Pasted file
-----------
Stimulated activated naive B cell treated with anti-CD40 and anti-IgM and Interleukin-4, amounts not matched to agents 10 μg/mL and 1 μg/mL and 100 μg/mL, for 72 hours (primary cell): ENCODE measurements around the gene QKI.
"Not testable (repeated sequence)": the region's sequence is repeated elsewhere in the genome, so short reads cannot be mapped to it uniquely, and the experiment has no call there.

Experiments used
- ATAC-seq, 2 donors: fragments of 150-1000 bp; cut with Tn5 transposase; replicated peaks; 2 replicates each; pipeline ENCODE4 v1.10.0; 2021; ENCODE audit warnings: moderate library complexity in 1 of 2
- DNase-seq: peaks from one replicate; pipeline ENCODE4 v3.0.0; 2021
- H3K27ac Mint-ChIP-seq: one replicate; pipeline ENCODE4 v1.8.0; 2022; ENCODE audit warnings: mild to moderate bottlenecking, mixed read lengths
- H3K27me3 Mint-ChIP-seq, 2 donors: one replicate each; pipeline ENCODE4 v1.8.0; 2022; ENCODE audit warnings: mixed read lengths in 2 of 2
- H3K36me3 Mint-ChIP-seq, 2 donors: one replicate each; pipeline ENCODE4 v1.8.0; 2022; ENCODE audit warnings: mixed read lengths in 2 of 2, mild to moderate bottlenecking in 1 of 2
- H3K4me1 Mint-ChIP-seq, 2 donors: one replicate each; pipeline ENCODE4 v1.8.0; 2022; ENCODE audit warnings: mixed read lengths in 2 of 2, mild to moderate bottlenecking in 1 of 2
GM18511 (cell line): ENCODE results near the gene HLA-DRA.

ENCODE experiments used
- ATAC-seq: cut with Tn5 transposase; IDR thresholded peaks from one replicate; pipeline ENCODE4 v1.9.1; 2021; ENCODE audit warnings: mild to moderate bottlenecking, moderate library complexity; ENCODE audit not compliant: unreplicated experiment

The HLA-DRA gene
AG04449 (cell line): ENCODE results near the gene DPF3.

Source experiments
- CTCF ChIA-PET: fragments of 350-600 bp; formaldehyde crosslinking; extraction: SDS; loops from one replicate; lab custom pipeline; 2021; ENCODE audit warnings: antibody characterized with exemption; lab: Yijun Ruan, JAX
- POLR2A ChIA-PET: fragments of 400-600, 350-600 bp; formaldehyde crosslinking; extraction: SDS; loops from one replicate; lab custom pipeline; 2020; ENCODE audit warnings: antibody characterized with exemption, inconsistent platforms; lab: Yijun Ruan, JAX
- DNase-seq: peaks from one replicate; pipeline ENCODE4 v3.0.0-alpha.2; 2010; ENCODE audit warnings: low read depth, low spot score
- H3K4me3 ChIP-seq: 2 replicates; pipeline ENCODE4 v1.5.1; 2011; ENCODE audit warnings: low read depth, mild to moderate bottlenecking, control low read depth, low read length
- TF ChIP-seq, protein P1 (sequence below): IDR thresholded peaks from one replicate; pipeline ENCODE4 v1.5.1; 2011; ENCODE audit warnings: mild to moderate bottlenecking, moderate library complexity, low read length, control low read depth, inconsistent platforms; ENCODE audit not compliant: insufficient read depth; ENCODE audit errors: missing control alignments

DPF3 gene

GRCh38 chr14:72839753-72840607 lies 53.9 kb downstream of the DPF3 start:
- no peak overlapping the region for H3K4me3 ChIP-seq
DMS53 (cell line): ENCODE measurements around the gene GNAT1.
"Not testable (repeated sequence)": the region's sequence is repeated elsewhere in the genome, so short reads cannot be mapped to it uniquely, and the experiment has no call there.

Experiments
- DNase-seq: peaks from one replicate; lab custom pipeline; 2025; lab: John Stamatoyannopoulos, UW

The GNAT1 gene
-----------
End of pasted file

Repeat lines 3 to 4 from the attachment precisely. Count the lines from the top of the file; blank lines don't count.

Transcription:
Experiments used
- ATAC-seq, 2 donors: fragments of 150-1000 bp; cut with Tn5 transposase; replicated peaks; 2 replicates each; pipeline ENCODE4 v1.10.0; 2021; ENCODE audit warnings: moderate library complexity in 1 of 2